While courts and the Federal Rules of Evidence take an increasingly pragmatic approach to the question of when inadvertent disclosure of privileged information results in waiver, a recent federal magistrate’s ruling serves as a potent warning that use of a file-sharing site – without sufficient safeguards – may constitute a waiver. Harleysville Insurance Co. v. Holding Funeral Home, Inc., No. 1:15-cv-00057 (W.D. Va. Feb. 9, 2017) is the first published decision to find that the use of a file-sharing site to exchange potentially privileged information constituted a waiver of the attorney-client privilege and work product protection—because the company failed to password protect its transmission.
In a coverage dispute over a funeral home’s fire loss insurance claim, an employee of Nationwide Insurance Company placed the entire Harleysville claim and investigation file for Nationwide and Harleysville (which is owned by Nationwide) on Box, an internet file-sharing site owned by Box, Inc. The employee emailed Harleysville’s counsel a hyperlink to the Box site without password protection. The insurer conceded that anyone with the hyperlink could have accessed the Box file-sharing site.
In response to a subpoena in the insurance dispute, Nationwide produced documents to defense counsel that included the email containing the URL for the Box site. Without notifying Harleysville, defense counsel used the URL to access the site and download the claims file and “reviewed potentially privileged information,” which it then produced back to Harleysville in response to discovery demands.
Harleysville moved to disqualify defense counsel, arguing that defense counsel’s access to the claims file – on the Box platform – was “improper, unauthorized access to privileged information requiring the disqualification of all defense counsel of record.” In turn, defense counsel argued that the insurer waived any claim to privilege by placing the information on Box without appropriate safeguards.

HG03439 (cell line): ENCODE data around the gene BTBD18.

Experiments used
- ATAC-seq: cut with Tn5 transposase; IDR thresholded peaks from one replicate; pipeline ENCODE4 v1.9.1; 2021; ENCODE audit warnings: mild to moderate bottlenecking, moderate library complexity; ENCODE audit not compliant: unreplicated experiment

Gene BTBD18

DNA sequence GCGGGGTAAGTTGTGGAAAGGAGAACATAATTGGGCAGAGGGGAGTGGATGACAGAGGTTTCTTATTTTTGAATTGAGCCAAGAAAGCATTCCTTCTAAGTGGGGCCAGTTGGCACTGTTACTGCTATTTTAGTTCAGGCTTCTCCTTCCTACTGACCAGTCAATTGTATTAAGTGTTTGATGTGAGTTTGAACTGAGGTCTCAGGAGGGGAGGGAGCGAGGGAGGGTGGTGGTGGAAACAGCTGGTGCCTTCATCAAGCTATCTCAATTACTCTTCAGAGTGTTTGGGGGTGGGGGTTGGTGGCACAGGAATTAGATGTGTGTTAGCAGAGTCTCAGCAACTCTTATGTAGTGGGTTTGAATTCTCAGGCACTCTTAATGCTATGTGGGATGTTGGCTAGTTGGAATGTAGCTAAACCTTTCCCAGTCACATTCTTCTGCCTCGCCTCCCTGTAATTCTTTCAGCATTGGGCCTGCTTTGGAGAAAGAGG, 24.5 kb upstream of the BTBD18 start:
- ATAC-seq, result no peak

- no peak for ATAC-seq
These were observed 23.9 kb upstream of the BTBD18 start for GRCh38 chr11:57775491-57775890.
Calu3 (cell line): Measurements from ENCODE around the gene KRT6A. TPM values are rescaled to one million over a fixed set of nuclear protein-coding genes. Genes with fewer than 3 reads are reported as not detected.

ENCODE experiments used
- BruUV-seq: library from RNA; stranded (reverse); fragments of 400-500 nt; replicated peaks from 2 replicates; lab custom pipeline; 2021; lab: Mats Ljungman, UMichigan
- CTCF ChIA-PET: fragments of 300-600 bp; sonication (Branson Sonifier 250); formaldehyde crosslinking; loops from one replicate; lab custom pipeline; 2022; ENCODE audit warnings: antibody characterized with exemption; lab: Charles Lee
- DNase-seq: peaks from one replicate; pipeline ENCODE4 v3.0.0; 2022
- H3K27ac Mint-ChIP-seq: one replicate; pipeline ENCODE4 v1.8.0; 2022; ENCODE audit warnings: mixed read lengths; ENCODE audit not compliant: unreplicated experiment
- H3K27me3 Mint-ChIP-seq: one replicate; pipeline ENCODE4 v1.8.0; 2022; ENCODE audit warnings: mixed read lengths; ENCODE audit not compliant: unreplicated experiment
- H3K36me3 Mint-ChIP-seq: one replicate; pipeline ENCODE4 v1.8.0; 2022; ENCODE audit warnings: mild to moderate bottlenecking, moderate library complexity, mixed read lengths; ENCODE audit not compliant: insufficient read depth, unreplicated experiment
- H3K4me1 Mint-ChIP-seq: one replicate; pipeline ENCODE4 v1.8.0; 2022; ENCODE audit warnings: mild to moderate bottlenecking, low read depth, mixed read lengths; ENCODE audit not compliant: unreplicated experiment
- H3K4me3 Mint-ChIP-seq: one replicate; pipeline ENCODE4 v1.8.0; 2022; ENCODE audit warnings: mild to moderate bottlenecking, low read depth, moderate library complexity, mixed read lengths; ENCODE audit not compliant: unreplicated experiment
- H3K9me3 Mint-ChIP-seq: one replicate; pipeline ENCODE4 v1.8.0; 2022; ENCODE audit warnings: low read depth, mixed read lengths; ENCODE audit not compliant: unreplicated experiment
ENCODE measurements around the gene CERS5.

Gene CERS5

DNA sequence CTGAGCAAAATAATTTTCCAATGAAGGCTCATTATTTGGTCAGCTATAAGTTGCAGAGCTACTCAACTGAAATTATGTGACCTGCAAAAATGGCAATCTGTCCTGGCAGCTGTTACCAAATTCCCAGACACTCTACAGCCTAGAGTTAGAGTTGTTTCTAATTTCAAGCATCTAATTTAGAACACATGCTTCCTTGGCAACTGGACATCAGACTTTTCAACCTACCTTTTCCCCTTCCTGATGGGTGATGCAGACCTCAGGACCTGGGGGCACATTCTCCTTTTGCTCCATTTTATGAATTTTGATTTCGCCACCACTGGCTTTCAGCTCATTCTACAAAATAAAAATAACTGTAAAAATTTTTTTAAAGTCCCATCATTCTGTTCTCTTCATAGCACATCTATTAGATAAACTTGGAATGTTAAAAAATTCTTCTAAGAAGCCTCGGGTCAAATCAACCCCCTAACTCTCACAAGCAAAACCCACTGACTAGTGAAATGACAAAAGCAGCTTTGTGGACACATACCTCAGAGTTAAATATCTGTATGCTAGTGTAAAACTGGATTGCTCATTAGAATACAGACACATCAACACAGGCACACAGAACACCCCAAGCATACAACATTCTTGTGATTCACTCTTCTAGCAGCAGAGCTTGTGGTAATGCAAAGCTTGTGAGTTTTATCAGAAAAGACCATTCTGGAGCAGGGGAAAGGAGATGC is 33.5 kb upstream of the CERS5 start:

The court found that the disclosure was “inadvertent” under state law because the insurer “unknowingly provided access to information by failing to implement sufficient precautions to maintain its confidentiality.” Further, the court held that the insurer waived any claim of privilege because the site was not password protected and the information “was available for viewing by anyone, anywhere who was connected to the internet and happened upon the site by use of the hyperlink or otherwise.”
“In essence,” the court held, the insurer had conceded that its actions were “the cyber world equivalent of leaving its claims file on a bench in the public square and telling its counsel where they could find it. It is hard to imag[in]e [sic] an act that would be more contrary to protecting the confidentiality of information than to post that information to the world wide web.”
The court found that disqualifying defense counsel would serve no practical purpose, as any replacement counsel would be entitled to receive the same claims file in discovery. The court also chastised defense counsel for downloading the claims file because a confidentiality notice was displayed on the email message that was produced with the hyperlink. “[B]y using the hyperlink contained in the email containing a Confidentiality Notice … defense counsel should have realized that the Box Site might contain privileged or protected information.”
The Harleysville case reinforces the importance of taking sufficient precautions when using new technologies: attorneys and their clients “should be responsible for ensuring that [their] employees and agents understand how the technology works, and more importantly, whether the technology allows unwanted access by others to [any] confidential information.”
It is worth noting that defense counsel did not come out of this unscathed. Although they were not disqualified, the court sanctioned defense counsel and required them to pay attorneys’ fees of both parties in connection with the motion to disqualify—a modicum of relief for Harleysville after its park-bench file-sharing fiasco.